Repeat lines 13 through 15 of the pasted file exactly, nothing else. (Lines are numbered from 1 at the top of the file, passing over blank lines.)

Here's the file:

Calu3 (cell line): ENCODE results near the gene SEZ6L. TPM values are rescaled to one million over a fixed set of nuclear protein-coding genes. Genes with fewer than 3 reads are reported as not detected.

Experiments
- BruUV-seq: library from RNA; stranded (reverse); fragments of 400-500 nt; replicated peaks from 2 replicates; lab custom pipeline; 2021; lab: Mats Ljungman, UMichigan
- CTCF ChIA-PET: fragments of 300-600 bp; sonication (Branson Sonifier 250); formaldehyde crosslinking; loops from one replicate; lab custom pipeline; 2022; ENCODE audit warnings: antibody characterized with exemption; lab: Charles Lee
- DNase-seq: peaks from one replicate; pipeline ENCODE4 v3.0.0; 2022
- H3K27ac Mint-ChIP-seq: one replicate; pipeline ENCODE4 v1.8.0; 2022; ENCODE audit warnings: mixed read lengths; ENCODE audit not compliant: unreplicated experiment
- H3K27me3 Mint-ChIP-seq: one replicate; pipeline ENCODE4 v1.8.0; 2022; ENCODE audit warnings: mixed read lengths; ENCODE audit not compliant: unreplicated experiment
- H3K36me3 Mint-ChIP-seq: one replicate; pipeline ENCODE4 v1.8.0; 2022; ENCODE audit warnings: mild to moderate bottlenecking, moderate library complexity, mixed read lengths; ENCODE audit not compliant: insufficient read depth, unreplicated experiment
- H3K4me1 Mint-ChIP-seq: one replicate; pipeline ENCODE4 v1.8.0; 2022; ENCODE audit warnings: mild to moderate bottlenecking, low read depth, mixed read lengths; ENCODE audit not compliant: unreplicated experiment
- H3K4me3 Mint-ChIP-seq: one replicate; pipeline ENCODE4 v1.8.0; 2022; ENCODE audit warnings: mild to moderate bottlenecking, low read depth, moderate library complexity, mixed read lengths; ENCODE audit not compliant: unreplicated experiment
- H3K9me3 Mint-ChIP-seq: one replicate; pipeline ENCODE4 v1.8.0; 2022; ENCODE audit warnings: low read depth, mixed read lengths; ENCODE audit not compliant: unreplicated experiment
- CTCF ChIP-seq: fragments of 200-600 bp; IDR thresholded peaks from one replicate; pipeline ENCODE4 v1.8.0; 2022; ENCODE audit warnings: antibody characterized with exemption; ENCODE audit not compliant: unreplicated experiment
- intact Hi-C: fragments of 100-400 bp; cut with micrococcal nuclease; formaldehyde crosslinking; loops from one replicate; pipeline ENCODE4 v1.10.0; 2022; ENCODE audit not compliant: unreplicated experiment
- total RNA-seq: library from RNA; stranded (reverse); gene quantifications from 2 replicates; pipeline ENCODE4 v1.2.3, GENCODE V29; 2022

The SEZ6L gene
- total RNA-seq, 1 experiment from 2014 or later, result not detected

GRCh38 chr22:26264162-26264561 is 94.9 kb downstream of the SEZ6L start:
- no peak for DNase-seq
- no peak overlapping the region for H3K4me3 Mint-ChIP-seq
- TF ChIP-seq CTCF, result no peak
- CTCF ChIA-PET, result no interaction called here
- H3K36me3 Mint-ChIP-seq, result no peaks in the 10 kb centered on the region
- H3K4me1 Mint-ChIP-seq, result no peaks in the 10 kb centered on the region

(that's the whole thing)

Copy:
- intact Hi-C: fragments of 100-400 bp; cut with micrococcal nuclease; formaldehyde crosslinking; loops from one replicate; pipeline ENCODE4 v1.10.0; 2022; ENCODE audit not compliant: unreplicated experiment
- total RNA-seq: library from RNA; stranded (reverse); gene quantifications from 2 replicates; pipeline ENCODE4 v1.2.3, GENCODE V29; 2022

The SEZ6L gene